When Did You First Realize Your Child Was Gifted/2E/Different?

blog hop gifted

When Did You First Realize Your Child Was Gifted/2E/Different?

Many parents realize early on that something is different about their child. The child races through typical milestones, reading early, talking early, asking complex questions, and generally outpacing her agemates. Other parents learn much later that their child is gifted, as learning disabilities and other challenges hid the giftedness. Just as giftedness doesn’t look the same in every child, every family’s journey toward learning and accepting that their child is gifted or twice-exceptional differs. Our GHF Bloggers share their stories of realizing their child was gifted/2e/different. While similarities exist, the differences are fascinating.

 


March hop gifted 6 Signs Your Preschooler May Be Gifted and Why It’s Important to Know ~ Help My Child Thrive (Teresa Currivan)

Finding out my child was gifted when he was in second grade, and understanding what that really meant was like having all of the pieces of a confusing and even traumatizing mess suddenly fall into place. Life isn't always easy now, but it is clear, and my son is doing a lot better. What I hope is for families to be able to identify their children earlier, so that they can avoid the traumatizing part.


March hop giftedFrom a Bus Ride in China to Graduating College ~ BJ's Homeschool (Betsy Sproger)

It was clear that our daughter was very intelligent as a young one but we did not know that she was gifted until much later. Yet there was actually a light bulb moment early on.... We were in China, having just received our 11 month old from her orphanage, and were all on a long bus ride together, going from one government office to another.

Most of the other babies were crying as you would expect....with brand new parents to deal with and a long bumpy bus ride. They were crying...but what was our baby doing?????


March hop giftedIs Your Child Twice-Exceptional? 4 Simple Ways to Find Out, and Why You Absolutely Need to Know. ~ Not So Formulaic (Ginny Kochis)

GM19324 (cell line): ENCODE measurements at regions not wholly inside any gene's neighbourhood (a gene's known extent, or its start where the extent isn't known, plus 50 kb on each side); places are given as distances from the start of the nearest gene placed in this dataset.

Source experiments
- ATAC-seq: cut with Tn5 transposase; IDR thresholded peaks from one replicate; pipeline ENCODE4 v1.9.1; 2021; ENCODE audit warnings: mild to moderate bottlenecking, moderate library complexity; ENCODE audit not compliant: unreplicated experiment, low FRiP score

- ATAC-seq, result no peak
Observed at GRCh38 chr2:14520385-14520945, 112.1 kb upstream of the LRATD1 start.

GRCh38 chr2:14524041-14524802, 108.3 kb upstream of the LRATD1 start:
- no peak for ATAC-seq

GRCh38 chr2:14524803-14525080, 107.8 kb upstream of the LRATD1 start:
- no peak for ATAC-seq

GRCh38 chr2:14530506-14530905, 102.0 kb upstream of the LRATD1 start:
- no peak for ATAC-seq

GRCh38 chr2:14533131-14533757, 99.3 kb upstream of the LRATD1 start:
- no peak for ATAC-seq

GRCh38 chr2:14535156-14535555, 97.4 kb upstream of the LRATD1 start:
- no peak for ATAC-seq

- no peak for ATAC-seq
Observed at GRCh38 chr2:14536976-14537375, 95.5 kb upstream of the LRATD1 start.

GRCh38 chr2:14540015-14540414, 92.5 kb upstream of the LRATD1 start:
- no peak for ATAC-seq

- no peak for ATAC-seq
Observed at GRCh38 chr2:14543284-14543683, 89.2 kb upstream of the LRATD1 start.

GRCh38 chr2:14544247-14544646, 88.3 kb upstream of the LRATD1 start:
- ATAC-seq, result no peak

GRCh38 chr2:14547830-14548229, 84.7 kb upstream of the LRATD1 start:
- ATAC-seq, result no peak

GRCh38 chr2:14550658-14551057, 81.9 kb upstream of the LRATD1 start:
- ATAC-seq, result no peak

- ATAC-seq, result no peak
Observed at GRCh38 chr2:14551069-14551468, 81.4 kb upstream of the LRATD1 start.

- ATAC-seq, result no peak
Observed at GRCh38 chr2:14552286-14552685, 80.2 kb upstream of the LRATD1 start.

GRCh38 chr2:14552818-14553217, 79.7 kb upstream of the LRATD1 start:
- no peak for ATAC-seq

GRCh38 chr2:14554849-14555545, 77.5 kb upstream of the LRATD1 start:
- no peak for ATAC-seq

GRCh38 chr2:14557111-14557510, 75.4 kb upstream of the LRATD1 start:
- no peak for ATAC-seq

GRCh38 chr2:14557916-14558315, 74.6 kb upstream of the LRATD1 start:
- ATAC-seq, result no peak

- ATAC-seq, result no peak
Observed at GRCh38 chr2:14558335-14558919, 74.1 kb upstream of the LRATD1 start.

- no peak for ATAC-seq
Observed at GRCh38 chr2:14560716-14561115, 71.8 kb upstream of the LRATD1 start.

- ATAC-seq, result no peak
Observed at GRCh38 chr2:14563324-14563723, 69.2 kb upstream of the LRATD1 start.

She's a puzzle. So much ability but a total mess at school.

She has trouble making friends. Can't stay in her seat in the classroom. Can't remember how to tie her shoes.

Chances are, you've got a Twice Exceptional child. Here's how to see it, and why you need to know.

 


March hop giftedSliding Under The Radar ~ Homeschooling 2e (Mary Paul)

My daughter is smart, but not drastically. She's academically ahead, but not amazingly so. She's fairly average socially, with no major delays or issues. What she does have is emotional and imaginational overexcitabilities. Lots and lots of them! So when, exactly, did I become convinced that she is gifted? I'm not sure. It's been a gradual process, stuttering and stopping with a lot of "maybe that's just normal?"

 


March blog hop giftedThe Moment I Knew ~ The Fringy Bit (Heather Boorman)

It’s a long, hard road to see that something’s different with your child. The giftedness I could see. I understood that. I accepted that. The other exceptionalities? I didn’t want to see it. I wanted it to be a phase. I wanted it to be intense emotions that, with help, would learn to be regulated. I wanted it to simply be an intensified version of typical development. It wasn't.

 


March hop giftedThis one is for the young parents ~ Laughing at Chaos (Jen Merrill)

So, my dear young parents, keep your eyes open. If you have a precocious youngun, it's may not be just your imagination. Your kid absolutely will show signs of quirkiness and giftedness long before they begin their educational journey.

 


March hop giftedTwice-Exceptional in Plain Sight: We Missed It ~ Gluten-Free Mum (Kathleen Humble)

When did we first realize our kids were gifted and disabled (Twice-exceptional)? Well, frankly, for a long time, we didn't.

  • When my son held his head up in the hospital. We missed it.
  • When the nurses commented on how alert he was. We missed it.
  • When my son quickly settled into an older awake pattern. We missed it.
  • When he quickly developed a love of books. We missed it.